Moody’s upgrades Philippines’ credit rating

By Prinz P. Magtulis

MANILA, Philippines – Debt watcher Moody’s Investors Service has upgraded the Philippines’ credit rating to one notch below investment grade Monday, citing good economic prospects and fiscal gains.

The country’s foreign and local currency ratings were improved to Ba1 from Ba2 assigned last June 2011. It also assigned a stable outlook.

The Aquino administration is batting for an investment grade by next year in a bid to further lower borrowing costs and attract more foreign investments.

In a statement, Moody’s cited Philippines’ “enhanced” growth prospects and improving fiscal position.

“Despite the headwinds from softening external demand, the Philippines has demonstrated considerable economic strength and fiscal resilience,” the credit rater said.

“In contrast to similarly rated countries, the country is poised to record a combination of faster growth, lower inflation, exchange rate appreciation, and an increase in foreign exchange reserves, while maintaining trend debt consolidation,” it added.

Economic growth hit 5.9 percent in the first semester, within the official five- to six-percent goal for the year. The government’s budget position has likewise been contained with fiscal deficit at P106.062 billion as of the third quarter, way below the P183.343-billion cap for the period.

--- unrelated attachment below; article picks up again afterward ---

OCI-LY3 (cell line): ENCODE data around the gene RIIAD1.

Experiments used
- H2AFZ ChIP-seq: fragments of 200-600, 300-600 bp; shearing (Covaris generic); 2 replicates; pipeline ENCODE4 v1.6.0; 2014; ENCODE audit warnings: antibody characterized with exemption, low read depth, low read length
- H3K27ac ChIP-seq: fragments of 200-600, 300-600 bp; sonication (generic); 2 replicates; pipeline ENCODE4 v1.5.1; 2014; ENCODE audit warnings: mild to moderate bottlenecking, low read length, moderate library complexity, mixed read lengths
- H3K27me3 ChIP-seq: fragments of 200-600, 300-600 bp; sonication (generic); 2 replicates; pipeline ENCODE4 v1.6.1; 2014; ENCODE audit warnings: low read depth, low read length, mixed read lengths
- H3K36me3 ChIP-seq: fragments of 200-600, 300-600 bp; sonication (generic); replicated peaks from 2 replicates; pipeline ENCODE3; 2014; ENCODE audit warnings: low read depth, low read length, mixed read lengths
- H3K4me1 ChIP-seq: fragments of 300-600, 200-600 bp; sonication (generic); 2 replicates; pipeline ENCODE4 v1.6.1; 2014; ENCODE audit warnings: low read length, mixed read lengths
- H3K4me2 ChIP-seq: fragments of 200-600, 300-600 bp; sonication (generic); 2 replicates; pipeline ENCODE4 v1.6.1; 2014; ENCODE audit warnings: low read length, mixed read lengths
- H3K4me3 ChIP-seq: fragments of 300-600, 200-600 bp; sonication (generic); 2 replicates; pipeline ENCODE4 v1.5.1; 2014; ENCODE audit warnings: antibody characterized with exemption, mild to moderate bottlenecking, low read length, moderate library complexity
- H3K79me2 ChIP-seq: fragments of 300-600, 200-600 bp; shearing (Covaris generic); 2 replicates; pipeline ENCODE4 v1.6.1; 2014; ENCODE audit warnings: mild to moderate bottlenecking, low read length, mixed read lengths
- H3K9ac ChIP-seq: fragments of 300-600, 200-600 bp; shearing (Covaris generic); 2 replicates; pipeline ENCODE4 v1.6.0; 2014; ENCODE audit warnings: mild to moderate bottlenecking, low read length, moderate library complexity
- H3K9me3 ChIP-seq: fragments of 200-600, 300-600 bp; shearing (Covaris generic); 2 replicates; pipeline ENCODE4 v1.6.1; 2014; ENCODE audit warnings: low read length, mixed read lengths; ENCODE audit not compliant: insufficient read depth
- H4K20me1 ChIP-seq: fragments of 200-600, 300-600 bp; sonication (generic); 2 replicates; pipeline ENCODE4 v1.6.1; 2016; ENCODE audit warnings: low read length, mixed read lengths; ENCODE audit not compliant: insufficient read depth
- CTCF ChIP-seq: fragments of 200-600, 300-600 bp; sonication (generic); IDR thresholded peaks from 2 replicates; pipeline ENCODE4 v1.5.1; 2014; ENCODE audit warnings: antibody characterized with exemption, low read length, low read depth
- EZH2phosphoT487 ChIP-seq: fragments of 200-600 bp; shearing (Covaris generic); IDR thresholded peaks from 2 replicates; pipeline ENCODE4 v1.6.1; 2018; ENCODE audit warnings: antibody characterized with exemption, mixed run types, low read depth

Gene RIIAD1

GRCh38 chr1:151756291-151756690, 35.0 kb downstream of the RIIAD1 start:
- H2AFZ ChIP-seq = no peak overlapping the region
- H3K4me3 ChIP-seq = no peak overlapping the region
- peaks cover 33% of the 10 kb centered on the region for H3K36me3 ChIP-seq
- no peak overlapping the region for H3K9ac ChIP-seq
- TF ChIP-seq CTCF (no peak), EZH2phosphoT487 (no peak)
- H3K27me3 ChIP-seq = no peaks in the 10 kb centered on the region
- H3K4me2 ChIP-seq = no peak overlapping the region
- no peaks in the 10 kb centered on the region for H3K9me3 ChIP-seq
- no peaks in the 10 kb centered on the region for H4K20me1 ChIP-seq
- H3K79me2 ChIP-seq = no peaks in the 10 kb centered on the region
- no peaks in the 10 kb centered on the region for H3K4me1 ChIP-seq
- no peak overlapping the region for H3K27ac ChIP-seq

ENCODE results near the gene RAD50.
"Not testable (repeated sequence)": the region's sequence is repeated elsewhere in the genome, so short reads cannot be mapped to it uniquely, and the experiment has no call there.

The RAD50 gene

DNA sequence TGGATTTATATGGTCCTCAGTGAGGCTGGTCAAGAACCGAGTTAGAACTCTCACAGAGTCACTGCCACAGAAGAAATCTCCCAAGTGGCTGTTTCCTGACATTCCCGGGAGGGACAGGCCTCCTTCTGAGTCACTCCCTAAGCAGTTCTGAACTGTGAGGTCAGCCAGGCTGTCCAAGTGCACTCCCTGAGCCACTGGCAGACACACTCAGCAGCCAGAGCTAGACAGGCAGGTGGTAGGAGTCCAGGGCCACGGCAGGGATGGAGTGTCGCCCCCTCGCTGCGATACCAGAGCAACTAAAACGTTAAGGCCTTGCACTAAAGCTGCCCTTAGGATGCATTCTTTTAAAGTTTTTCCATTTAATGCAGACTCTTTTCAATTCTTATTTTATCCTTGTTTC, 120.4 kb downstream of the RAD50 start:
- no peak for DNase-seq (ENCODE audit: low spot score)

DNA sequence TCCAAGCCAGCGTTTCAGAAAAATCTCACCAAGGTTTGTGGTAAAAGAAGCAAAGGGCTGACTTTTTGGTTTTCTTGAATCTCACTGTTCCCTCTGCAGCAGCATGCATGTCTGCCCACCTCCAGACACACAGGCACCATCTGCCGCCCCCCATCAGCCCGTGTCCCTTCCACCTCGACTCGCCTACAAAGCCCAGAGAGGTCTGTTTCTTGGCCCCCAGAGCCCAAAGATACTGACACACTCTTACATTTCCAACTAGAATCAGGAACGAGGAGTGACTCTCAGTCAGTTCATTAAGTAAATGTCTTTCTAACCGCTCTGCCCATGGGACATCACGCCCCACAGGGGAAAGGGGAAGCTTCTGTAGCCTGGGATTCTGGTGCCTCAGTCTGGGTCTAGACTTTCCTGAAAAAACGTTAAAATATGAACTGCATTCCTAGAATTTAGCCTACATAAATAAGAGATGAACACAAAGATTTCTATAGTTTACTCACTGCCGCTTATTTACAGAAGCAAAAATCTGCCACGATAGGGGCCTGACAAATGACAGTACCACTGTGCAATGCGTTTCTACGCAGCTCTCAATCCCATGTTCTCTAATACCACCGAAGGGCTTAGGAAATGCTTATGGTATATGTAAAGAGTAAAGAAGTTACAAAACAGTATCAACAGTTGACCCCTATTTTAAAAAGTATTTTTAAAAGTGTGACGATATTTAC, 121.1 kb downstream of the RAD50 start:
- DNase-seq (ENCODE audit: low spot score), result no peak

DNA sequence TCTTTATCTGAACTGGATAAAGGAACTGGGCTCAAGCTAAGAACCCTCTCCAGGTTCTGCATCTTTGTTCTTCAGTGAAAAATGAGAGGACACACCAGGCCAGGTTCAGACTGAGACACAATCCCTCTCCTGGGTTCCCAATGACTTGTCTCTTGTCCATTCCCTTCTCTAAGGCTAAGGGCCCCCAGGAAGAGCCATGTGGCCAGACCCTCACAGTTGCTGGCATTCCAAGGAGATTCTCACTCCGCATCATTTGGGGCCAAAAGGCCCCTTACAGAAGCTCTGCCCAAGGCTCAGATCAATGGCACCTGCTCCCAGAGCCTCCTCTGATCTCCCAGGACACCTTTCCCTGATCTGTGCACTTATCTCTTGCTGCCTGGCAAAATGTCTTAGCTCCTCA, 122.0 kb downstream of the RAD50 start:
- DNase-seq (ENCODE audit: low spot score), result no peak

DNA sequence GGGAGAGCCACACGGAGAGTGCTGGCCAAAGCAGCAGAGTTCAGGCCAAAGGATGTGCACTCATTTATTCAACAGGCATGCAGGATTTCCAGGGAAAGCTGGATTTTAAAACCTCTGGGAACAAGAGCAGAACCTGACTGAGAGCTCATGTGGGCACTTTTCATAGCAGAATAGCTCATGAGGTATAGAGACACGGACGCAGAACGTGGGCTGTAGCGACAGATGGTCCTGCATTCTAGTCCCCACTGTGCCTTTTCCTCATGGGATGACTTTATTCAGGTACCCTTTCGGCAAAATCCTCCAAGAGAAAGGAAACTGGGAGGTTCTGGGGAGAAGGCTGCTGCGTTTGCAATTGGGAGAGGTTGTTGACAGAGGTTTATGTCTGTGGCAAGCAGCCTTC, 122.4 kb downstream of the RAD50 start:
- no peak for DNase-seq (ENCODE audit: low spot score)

Moody’s said further upgrade would depend on “the passage and effective implementation of revenue reforms” such as the “sin” tax and fiscal incentives rationalization bills, fast reduction of government debt and higher growth.

“A negative rating action could be prompted by the emergence of macroeconomic instability that leads to a substantial deterioration in fiscal and government debt metrics, an increase in debt servicing costs, and/or an erosion of the country’s external payments position,” the debt watcher said.

The upgrade placed Moody’s ratings in line with that of Standard & Poor’s Ratings and Fitch Ratings, which upgraded the Philippines earlier to one notch below investment grade.

Source: www.philstar.com